The beginning of a new year usually means the big names of Major League Baseball’s free agent class begin to sign. Bryce Harper is arguably the biggest name being sought after by a number of teams. Harper, and his agent Scott Boras, are sure to be looking at a record-breaking contract. MLB Insider Ken Rosenthal of The Athletic had this to say, “the prevailing assumption … is that (agent) Scott Boras wants to set new benchmarks with Harper’s free agent deal, whether in total guaranteed salary, average annual value or – preferably – both”. So how does a contract like that fit into possible landing spots for the free agent outfielder?
The rumor of the moment is that the Chicago Cubs are looking to dump salary in an effort to land Harper. General Manager Theo Epstein reportedly met with Harper and Boras at the Winter Meetings and asked that they circle back to the Cubs before signing any offer as the Cubs looked to clear salary space for the left-handed slugger. Boras will most likely be looking to drive the hardest bargain he can so it appears the Cubs will have time to clear space. With teams like the St. Louis Cardinals and Cincinnati Reds making moves in the division, the Cubs may be feeling the pressure to get a deal for Harper done.
The Dodgers potentially cleared space for a run at Harper on Friday, December 21 when they unloaded the contracts of Yasiel Puig and Matt Kemp among others to the Cincinnati Reds to get under the $206 million luxury cap threshold. However some experts still believe the Dodgers are eyeing a starting pitcher, and Corey Kluber of the Indians is still being linked to the Dodgers. In fact, a recent rumor says the Dodgers are softening their stance on not trading their top prospect outfielder Alex Verdugo. If true, and with the state of the Indians outfield, the opportunity to land Verdugo may be the bargaining chip needed to get a deal for Kluber done.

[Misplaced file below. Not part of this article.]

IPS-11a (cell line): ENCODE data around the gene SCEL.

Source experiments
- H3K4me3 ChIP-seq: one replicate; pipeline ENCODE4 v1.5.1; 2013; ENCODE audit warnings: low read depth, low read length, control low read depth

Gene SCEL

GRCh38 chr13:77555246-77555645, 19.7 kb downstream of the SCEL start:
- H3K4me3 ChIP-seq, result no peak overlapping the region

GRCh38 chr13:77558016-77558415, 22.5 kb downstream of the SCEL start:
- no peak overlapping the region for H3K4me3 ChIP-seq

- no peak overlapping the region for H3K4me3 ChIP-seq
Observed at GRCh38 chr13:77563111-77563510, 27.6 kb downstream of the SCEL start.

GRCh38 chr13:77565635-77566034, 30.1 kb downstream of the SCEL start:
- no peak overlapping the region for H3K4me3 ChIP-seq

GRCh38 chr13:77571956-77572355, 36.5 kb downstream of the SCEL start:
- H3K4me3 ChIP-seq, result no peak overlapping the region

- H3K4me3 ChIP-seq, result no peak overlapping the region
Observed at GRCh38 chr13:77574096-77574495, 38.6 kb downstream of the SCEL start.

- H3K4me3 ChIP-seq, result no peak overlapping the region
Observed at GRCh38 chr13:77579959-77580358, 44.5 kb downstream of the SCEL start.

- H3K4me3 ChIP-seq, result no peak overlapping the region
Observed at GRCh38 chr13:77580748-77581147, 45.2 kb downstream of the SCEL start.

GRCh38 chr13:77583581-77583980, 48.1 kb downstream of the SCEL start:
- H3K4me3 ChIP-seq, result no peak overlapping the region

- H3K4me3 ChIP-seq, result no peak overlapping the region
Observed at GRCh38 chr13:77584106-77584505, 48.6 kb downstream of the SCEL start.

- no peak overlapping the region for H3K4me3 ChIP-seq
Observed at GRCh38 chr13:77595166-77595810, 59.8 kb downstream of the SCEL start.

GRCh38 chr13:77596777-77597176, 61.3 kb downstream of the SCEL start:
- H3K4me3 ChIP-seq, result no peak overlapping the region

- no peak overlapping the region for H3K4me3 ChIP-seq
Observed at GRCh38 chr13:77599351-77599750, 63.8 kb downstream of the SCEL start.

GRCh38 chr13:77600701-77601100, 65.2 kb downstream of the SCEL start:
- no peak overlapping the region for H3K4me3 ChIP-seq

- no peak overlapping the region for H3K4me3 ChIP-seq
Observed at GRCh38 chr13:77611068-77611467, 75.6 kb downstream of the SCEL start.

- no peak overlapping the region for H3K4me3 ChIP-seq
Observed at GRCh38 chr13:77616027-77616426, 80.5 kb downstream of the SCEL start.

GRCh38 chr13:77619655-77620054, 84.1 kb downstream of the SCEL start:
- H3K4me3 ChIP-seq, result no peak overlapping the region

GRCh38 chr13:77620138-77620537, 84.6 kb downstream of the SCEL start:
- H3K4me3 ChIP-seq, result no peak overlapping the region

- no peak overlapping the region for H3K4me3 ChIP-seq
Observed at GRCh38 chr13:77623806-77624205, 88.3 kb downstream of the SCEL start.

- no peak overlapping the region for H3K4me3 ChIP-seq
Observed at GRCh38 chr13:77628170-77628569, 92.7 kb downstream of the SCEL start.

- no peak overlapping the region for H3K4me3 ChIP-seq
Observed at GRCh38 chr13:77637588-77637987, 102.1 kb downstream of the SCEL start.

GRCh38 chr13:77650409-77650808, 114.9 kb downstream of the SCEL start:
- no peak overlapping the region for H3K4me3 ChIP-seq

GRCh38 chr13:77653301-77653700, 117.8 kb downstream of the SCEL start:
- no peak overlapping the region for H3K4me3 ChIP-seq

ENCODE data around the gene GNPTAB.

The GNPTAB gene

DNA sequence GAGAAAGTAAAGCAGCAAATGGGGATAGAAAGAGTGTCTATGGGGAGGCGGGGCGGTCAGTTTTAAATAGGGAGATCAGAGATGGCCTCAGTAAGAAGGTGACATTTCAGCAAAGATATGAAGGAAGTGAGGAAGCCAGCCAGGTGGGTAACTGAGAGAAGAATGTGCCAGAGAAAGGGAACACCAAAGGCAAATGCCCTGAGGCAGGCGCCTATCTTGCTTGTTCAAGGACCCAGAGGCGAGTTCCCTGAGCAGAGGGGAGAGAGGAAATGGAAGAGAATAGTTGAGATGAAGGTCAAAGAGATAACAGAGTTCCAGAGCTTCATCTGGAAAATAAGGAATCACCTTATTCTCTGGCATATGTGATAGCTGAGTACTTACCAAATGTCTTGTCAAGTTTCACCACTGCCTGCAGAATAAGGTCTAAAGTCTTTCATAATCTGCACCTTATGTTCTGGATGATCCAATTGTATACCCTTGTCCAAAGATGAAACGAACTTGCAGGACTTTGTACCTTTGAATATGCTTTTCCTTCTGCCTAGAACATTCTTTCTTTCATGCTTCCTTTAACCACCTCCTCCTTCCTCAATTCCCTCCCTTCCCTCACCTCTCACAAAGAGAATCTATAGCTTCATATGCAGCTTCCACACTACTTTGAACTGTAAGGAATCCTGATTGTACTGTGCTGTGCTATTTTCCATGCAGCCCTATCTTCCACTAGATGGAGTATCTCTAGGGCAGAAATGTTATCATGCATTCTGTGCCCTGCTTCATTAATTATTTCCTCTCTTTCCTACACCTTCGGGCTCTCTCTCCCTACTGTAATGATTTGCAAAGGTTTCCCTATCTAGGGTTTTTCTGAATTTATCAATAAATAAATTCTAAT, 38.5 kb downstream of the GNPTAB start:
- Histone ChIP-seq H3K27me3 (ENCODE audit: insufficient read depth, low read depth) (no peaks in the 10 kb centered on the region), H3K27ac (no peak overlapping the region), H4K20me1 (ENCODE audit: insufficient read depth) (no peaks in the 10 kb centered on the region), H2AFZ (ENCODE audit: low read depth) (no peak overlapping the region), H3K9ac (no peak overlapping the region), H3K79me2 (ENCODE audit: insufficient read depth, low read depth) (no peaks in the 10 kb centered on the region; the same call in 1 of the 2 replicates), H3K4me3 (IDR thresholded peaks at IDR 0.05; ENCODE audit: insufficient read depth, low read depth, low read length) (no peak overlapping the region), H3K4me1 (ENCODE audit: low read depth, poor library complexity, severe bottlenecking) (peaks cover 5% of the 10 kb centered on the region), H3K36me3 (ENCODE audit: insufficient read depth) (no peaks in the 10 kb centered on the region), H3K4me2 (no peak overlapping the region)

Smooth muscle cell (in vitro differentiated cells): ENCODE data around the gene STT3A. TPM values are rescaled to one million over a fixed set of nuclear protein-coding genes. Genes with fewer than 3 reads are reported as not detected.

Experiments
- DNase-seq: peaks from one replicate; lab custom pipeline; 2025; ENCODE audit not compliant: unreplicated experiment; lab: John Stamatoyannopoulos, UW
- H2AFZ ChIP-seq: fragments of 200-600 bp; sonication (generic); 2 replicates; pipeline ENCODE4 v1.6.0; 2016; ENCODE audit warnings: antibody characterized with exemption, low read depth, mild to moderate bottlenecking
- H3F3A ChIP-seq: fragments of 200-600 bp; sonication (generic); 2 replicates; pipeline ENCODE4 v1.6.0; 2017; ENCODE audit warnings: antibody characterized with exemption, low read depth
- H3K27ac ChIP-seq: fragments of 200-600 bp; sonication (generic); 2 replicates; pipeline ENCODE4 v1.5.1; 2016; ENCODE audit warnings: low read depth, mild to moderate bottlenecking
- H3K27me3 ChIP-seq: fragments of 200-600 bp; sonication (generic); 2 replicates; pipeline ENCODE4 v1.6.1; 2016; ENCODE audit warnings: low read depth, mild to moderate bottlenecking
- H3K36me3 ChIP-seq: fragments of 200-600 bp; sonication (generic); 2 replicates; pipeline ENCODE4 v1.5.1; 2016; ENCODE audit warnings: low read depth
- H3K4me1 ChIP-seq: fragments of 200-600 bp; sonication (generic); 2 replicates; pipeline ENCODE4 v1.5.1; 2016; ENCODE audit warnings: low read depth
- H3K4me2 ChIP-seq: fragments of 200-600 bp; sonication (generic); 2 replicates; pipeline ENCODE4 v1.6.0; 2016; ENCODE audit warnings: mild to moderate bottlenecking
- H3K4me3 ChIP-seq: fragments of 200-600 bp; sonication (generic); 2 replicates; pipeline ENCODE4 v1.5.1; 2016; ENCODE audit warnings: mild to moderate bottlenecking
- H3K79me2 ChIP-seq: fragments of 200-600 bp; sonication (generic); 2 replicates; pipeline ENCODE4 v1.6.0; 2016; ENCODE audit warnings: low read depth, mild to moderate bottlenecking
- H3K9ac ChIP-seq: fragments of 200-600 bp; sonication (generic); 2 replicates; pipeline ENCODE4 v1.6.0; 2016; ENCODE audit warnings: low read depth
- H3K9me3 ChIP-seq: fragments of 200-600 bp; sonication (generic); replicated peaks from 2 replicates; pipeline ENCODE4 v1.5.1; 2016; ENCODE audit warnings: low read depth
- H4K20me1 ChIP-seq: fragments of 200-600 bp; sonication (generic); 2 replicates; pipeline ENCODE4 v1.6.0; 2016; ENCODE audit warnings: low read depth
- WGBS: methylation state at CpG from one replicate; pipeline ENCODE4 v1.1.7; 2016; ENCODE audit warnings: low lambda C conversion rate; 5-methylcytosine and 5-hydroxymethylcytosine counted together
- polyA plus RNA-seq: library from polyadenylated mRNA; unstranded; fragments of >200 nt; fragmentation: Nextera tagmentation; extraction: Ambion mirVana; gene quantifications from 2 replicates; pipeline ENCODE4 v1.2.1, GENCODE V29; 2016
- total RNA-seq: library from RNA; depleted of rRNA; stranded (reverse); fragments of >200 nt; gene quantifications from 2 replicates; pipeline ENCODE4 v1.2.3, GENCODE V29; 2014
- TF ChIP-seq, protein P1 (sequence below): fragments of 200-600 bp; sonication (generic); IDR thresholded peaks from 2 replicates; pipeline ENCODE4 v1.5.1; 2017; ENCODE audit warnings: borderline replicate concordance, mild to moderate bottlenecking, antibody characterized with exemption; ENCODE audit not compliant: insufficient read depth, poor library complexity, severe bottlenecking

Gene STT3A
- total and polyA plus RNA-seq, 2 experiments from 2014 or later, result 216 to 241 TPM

What about the White Sox and Phillies? Both the White Sox and Phillies have been linked to Harper, and both teams are reportedly willing to pay “stupid money” to land Harper. But are they? The Phillies owner has historically been less enthusiastic about spending money than their general manager. So for all their bravado, a deal for Harper may be too rich. As for the White Sox, they seem to be more interested in Manny Machado, having acquired his brother-in-law Yonder Alonso in a trade with the Cleveland Indians. By the time Machado makes his decision, which he says will not be until after January 1, the White Sox may be shut out of the Harper sweepstakes.
And then there’s the New York Yankees (there’s always the Yankees). In some ways, the Yankees may be in the catbird seat, but not for the reason that you may think. Harper actually wants to play for the Yankees. So much so that Harper may be willing to accept less money (relatively speaking), or be willing to sign for fewer years, to play with the Yankees.